And I am left awash in honor, and gratitude. Covered in thank you!! Our thanks to all of you. Caregivers, hospice professionals, chaplains. The people who fed us, uplifted us, witnessed the Oprah Winfrey ugly cry of my man-tears bound to come again.

Thank you everyone who has loved and been loved by her. Goodnight, Mama. Godspeed, Miss Polly. Your race is done. I’ll be along one day, soon enough. And I will make good on my promise to take care of your only son. I will keep trying to live up to you

Elopement, 2.0

Posted in Uncategorized on September 3, 2020 by michaelcogdill

In these closing hours of my mother’s life, a look back, and ahead. I write this at her bedside.

On June 21st, more than 70 years ago, they eloped.

My parents ran from the mountains of North Carolina down into the hollows of Clayton, Georgia, and got married. Just kids, with plenty to run from.

My parents had already endured childhoods shattered by addiction and poverty and the suffering of some of those who raised them. Their joy bar was set very low. Their suffering had been high as the hills that seemed their prison at times.

But they climbed out, together. Theirs would be a future with echos of the past. Alcoholism nearly claimed their marriage and my father’s life. His transformation into a beautiful and gentle man was hard won. A miracle. Every one of us had suffered. But a Divine wisdom came from it.

I miss my dad terribly. He was gentle, beautiful, wise and hilarious. I am already missing my mom, who adored him as much as he did her. Sitting here beside her bed, in her final time on earth, I extend some of their wisdom. We can all benefit.

As a child, you did not deserve to suffer the poor choices of the adults around you. Their destruction is not your fault, not your doing. Leave it be.

But there’s more.

My mother would say take inventory of what was done to you, get yourself some help — real help — offloading it. No one is obligated to carry the sins and wreckage of YOUR history. The people around you should not suffer cuts and hernias carrying what you went through.

“Lay it down” as my dad would say. There’s no shame, asking for help. But there’s destruction in refusing. My parents lived this. I learned it from them.

And here’s some of what else they learned.

There’s no solution found in the bottom of a bottle. It gives no shelter. Running for sanctuary into whiskey is like digging the foundation of your future in a cemetery. The only result, an early grave, into which life will go before a body does.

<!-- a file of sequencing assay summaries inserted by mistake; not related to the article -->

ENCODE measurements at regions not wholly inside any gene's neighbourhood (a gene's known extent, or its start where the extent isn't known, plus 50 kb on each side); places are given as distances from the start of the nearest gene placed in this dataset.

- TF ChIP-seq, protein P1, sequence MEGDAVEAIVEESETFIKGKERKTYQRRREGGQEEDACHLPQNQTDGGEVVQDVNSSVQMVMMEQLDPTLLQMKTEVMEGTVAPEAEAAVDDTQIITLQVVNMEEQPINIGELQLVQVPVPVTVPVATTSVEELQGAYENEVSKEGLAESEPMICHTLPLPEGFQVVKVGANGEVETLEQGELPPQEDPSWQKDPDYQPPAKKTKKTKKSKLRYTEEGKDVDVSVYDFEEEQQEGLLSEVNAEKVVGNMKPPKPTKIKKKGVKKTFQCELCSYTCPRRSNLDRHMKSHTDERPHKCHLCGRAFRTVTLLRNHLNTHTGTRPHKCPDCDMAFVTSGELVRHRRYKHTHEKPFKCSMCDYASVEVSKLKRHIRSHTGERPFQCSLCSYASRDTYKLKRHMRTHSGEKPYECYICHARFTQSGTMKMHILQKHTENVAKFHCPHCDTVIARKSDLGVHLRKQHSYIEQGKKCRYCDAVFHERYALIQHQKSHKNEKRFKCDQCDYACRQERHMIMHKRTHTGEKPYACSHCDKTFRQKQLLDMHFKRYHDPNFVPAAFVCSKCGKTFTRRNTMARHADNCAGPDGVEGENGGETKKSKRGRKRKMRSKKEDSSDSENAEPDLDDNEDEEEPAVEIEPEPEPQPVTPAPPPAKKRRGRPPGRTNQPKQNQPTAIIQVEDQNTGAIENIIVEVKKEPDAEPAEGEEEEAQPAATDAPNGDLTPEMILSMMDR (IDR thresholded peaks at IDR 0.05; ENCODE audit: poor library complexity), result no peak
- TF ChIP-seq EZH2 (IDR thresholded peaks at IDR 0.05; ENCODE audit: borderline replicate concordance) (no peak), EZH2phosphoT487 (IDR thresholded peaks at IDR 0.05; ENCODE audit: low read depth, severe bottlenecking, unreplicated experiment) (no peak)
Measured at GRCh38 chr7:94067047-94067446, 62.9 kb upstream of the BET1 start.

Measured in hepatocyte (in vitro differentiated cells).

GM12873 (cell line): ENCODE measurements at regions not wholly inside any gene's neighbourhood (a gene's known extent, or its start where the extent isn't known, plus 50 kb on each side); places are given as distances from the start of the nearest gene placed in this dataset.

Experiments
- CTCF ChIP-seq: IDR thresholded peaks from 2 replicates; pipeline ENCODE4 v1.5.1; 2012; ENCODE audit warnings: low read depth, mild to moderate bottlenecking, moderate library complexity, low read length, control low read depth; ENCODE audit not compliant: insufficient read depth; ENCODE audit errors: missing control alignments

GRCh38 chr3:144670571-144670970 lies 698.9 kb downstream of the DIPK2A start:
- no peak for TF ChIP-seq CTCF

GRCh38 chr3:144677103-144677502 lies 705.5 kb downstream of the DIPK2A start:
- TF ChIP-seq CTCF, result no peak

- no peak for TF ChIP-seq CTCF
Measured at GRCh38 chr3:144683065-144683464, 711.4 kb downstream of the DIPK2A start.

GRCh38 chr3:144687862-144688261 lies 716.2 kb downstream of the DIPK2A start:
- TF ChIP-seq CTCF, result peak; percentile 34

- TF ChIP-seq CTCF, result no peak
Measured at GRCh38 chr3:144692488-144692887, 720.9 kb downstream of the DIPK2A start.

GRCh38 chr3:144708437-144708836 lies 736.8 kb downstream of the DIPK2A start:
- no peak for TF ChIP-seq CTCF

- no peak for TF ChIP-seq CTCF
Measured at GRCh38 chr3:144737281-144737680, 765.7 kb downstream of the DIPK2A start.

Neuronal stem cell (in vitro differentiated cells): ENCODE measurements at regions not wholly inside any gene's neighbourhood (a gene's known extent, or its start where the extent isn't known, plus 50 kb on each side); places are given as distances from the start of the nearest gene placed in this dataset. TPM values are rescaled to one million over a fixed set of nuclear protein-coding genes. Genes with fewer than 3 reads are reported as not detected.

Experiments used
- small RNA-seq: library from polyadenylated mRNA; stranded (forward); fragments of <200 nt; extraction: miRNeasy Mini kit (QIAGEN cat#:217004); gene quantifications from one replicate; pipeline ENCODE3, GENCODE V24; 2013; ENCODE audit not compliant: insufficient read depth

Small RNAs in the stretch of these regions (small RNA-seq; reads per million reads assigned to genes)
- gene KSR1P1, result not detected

A drunk’s family suffers more than the drunk. Stop the suffering. Help is like soap and water in this culture. There’s little excuse for stinking.

Love way on down, from your marrow, your essence, from your depth.

Love your partner more than your pride. Do love and say it, in equal measures.

I remember my mother making my dad an egg sandwich in the middle of the night when he would get home from a shift. I remember how they would talk to one another in the kitchen. Soft as the white bread with one another.

They showed me what such love looks like, how it acts, what it says. I learned children are born to love but let go. Husbands and wives are made to keep, to cleave to and cherish. To dance in the kitchen after midnight, no thought of the coming day.

As Ekhart Tolle says, the present is all we have. My dad would say the same.

In his closing days, all he wanted was another day present with my mom, and with me. But mostly with her. She was his jewel, the light in his grin, the thunder in his laugh. He loved her fiercely, for who she is.

I imagine how he’s waiting for her now. His eternity soon hers.

Don’t marry in pursuit of happiness, they both would say. Marry with it. My father and mother made this mistake. They had to find their way out of it, and ultimately to one another. I have learned this well from them.

I weep now as I let go of my father’s bride. Her groom stands in his holy place, full of the grace of God, poverty and harm no where near. Their suffering on earth merely their refining for what is to come. I know, I know, Matthew wrote they neither marry nor are given in marriage in resurrection. I walk by faith, not literalism. I believe, as Matthew also said, they will be angels together, finally made whole. Theirs a happiness we can scarcely understand this side of the grave.

In the high summertime, 70 years ago, their season together came easy. Life would grow hard and cold, but theirs is a story of no mere earthbound survival. It is a prevailing. Unlike Narcissus, they fell into love with one another, not their own reflection. They doted and flirted and made for themselves a reality much more than any romantic dream. I am just an outgrowth of their union. A boy, still learning from them. Just the tail of the comet that was Polly and George. The pair of them one great light in the dark.

May God receive my mother into His hand, and the company of my earthly dad. They elope soon again, out of this world. On earth, they adored each other and believed in me. May seeing how they were together make another dream or two of mine come true.